Graven Images Art - Strangers

From Fanlore
Jump to: navigation, search
Fanwork
Title: Graven Images Art - Strangers
Creator: Connie Faddis
Date(s): 1981 (original), 2014 (modified)
Medium: print
Fandom: Starsky & Hutch
External Links:
Click here for related articles on Fanlore.
"Strangers" as it appears in Graven Images
"Strangers" as modified by Fandom Secrets

Strangers is an interior art drawing by Connie Faddis from the fanzine Graven Images.

Reactions and Reviews: 1981

[Comments about the artwork in Graven Images]: Connie Faddis’ artwork deserves a review all its own. It may give you a clue about its excellence to know that when she showed me the first pictures at ZebraCon last year, I got down on my knees and salaamed. Faddis has drawn these pictures with her creative blood. They reveal and conceal, and their symbolism matches the language they enhance so gracefully. They are not so much illustrations as a tableaux vivants which make one feel like an uninvited and unwelcome watch, looking on some frighteningly intimate scenes. They are irresistible. Starsky’s hands with eyes in the palms. A telephone pole forming a Cross over Hutch’s shoulder. The two blazing stars which show up in S&H’s personal night sky. The Goddess Kali – who is also the Madonna. She has swords in her hands, has her palms pressed together in prayer, strokes the mane of a Zen lion (permitted to kill only in its master’s defense), and fingers a rosary. With the swords she is slicing Hutch, with her prayers she begs for his soul, with the rosary beads she transfuses blood into his veins. This Kali-Madonna wears a crown and necklace of skulls, and decorating her robes are Catherine wheels – symbols of martyrdom. Look at Hutch in this picture – at his hands at the wound in his side. And find the lotus, symbol of life, blossoming from Starsky’s forehead. Glorious. Be very careful, incidentally, when you touch these illustrations. They are print on photographic paper and took five weeks to produce at the printer. The reproduction is incredible; I've seen the originals and not only are the sold black areas and delicate pen-strokes beautifully done, but the fine details are all there. Remarkable job. [1]

Reactions and Reviews: 2014

On April 24, 2014, this art was the subject of a Fandom Secrets post on Dreamwidth, where it received commentary. Many of the posters were unfamiliar with the fandom and fanzines.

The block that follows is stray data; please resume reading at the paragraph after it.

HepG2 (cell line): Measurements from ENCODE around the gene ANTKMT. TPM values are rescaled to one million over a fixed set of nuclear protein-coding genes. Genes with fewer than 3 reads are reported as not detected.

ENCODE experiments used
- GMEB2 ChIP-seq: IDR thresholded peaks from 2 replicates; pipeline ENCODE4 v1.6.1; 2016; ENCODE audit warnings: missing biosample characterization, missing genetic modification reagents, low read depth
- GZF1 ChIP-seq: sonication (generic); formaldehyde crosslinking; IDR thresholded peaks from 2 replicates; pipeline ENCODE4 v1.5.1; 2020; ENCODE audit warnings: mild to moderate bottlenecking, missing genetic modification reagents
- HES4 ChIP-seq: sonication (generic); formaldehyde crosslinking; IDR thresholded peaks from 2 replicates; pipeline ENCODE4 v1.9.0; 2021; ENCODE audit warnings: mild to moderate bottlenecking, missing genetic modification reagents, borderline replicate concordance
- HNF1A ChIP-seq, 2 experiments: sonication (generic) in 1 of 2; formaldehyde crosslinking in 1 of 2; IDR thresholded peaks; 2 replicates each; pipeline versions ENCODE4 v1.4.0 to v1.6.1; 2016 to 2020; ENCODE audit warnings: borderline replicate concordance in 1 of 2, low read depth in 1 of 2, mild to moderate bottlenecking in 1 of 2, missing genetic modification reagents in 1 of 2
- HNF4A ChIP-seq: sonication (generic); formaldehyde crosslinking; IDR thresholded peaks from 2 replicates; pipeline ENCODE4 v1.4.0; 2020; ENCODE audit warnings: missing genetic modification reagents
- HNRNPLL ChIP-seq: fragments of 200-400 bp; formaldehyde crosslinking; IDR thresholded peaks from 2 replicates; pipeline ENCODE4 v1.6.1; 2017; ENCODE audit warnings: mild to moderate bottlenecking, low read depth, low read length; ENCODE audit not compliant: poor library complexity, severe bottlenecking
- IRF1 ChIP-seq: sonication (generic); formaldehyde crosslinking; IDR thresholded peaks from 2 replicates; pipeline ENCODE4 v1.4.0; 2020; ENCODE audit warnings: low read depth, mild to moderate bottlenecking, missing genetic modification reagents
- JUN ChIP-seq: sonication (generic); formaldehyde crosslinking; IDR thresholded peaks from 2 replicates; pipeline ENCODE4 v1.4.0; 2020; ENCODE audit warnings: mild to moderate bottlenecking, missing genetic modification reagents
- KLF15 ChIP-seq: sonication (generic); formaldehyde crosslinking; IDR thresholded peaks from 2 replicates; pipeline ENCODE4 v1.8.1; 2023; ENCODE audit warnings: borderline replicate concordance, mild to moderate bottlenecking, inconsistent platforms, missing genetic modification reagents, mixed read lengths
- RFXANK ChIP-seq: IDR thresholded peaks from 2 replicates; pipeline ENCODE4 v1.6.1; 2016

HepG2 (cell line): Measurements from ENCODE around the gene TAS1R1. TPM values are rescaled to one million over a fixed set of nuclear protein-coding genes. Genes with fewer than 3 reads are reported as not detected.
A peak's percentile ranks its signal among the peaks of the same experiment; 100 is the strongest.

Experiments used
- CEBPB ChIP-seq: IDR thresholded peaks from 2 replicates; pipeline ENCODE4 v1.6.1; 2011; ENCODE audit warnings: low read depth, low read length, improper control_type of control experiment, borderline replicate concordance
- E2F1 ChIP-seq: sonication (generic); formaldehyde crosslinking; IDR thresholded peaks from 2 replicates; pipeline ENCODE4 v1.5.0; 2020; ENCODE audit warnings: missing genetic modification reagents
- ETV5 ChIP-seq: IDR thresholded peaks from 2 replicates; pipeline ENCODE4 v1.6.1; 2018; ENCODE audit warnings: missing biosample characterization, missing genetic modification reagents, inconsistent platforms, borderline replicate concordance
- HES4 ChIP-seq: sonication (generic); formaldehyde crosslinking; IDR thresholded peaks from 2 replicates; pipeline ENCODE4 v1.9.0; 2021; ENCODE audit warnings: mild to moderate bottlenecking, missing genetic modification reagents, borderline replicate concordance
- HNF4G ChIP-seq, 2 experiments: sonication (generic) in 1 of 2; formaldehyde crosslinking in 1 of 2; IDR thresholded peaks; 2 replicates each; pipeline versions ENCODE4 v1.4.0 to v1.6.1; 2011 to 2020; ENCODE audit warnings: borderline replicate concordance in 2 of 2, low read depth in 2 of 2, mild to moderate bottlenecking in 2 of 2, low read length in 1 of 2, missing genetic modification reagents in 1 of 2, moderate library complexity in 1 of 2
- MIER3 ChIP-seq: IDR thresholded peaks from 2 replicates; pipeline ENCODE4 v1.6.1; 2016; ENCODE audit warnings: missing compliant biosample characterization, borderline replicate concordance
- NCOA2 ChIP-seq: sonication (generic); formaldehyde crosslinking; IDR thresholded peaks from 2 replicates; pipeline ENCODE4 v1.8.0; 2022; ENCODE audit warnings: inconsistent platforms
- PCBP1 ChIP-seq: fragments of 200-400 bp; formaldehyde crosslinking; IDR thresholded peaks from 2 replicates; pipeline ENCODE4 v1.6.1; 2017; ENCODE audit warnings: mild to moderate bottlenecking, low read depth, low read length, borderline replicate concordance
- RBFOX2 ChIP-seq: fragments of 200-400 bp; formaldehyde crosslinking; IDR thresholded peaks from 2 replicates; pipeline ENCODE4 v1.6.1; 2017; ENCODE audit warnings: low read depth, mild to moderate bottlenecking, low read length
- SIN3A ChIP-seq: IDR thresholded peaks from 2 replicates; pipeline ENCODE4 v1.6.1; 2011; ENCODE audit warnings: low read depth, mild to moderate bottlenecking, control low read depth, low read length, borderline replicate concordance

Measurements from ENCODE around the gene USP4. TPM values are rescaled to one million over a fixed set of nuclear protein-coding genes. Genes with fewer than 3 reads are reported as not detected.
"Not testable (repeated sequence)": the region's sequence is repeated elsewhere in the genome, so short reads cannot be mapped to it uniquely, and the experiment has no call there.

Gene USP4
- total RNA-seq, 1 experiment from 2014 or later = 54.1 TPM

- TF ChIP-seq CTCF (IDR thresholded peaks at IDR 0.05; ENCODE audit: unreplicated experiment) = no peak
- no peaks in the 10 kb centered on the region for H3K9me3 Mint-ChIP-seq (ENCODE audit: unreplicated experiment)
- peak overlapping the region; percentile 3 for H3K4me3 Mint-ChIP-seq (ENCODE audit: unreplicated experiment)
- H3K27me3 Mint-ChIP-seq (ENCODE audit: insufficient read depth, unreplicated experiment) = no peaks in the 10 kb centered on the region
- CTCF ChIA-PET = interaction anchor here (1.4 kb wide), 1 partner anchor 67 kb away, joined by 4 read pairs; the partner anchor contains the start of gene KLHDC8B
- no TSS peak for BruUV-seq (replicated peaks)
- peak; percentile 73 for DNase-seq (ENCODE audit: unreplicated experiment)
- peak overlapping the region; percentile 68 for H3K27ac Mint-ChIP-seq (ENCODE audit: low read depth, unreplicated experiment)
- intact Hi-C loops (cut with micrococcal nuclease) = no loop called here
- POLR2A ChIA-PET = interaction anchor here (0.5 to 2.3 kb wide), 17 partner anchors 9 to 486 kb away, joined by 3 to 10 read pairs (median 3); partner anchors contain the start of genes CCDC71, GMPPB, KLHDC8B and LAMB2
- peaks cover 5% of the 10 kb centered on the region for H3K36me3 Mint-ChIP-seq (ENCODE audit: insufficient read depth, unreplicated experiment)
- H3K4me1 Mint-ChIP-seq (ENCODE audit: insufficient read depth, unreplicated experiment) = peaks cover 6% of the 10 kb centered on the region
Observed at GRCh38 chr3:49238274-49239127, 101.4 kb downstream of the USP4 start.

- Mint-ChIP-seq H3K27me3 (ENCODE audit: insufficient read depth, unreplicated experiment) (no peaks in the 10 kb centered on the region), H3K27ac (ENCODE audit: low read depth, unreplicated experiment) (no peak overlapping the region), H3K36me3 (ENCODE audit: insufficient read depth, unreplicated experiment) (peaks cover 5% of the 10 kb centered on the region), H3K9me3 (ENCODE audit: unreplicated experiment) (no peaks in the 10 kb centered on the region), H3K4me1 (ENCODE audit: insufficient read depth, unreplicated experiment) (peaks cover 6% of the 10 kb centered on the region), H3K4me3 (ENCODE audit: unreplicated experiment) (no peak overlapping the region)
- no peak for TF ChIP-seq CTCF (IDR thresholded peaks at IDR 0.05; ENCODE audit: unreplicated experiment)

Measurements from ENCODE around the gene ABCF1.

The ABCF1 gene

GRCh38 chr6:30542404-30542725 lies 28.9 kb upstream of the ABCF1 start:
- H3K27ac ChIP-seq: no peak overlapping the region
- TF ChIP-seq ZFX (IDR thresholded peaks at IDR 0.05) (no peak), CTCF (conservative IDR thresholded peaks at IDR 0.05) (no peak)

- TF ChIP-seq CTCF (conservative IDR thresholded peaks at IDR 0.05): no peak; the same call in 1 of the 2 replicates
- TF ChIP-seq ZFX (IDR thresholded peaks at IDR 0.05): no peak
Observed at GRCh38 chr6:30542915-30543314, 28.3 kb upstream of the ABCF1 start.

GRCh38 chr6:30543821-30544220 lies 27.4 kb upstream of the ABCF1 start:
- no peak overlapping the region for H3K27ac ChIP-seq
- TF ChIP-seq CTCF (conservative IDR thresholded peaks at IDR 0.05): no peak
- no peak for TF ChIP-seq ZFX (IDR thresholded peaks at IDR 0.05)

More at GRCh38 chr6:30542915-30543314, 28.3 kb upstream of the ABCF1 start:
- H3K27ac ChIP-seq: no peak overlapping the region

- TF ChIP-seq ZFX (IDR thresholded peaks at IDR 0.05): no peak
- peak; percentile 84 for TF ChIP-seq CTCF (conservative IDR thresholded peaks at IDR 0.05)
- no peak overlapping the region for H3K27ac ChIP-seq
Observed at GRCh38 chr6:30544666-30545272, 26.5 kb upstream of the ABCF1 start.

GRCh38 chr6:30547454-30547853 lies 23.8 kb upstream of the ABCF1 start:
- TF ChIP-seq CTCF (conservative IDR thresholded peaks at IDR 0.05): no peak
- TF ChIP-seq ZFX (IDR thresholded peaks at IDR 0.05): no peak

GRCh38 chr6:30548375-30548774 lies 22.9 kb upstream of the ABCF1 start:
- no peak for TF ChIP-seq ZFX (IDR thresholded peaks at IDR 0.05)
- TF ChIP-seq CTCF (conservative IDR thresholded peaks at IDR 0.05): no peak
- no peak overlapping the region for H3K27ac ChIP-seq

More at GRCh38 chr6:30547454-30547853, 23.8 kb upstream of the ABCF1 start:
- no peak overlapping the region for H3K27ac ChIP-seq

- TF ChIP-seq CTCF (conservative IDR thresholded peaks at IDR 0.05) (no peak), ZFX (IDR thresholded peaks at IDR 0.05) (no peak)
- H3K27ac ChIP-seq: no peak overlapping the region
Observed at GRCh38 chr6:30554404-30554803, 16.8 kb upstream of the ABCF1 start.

"Holy shitballs that's some amazing art there. I don't just mean the skill, I mean the imagination in the concept -- the silhouette and the noir-ish-ness and their poses and the light shining on them and the suggested symbolism of it all put together (which I might be totally misinterpreting because I have no idea who the characters are or what the fic is or the event in the fic that's illustrated here, but I can tell that whatever the symbolism is, it's there.) The strong concept aspect is especially rare in a lot of fanart now, although certain genres -- mostly kids' fantasy or superhero movies, seem to have quite a lot of good high-concept fanart."[2]
"Goodness gracious, that looks good enough to be a professional interior illustration for a noir mystery novel or something. Who are the characters?[3]
This picture makes me really, really curious to read the fic it's from and flip to the scene it's portraying, which is probably a sign that it's a really good illustration ;) (I wonder if the art is supposed to be slash or gen? With Starsky & Hutch, they're so intense it's hard to tell sometimes.)"[4]

On the subject of whether fanart was better in the days of zines:

I really like the idea of illustrations, but even back then, a lot of illustration were crappy uncanny valley pencil drawings that detracted from the readers' mental image rather than enhanced their ability to see the scenes. Just like today. Trust me, I remember taping pieces of paper over some of the particularly off-putting art in some old Star Trek zines I used to read.
The only reason people ever think things were so much better back then is because over time they've let the memory of the crappy fandom things from back then fade and only recall the good things, while the crappy fandom things nowadays haven't had a chance to be forgotten yet.[5]

On iconic characters viewed from an outside perspective:

It's not weird to immediately recognize a character just from a silhouette, is it? I'm not even a fan or anything, but Starsky has such a distinctive profile...
As for the silhouette -- c'mon, what other fictional character has such a luscious shock of curls? Answer: no one.[6]

References

  1. from an extensive review in the July 1981 issue of S and H
  2. anonymous post in the April 24, 2014 Fandom Secrets post; reference link.
  3. anonymous post in the April 24, 2014 Fandom Secrets post; reference link.
  4. Ibid.
  5. anonymous post in the April 24, 2014 Fandom Secrets post; reference link.
  6. Ibid.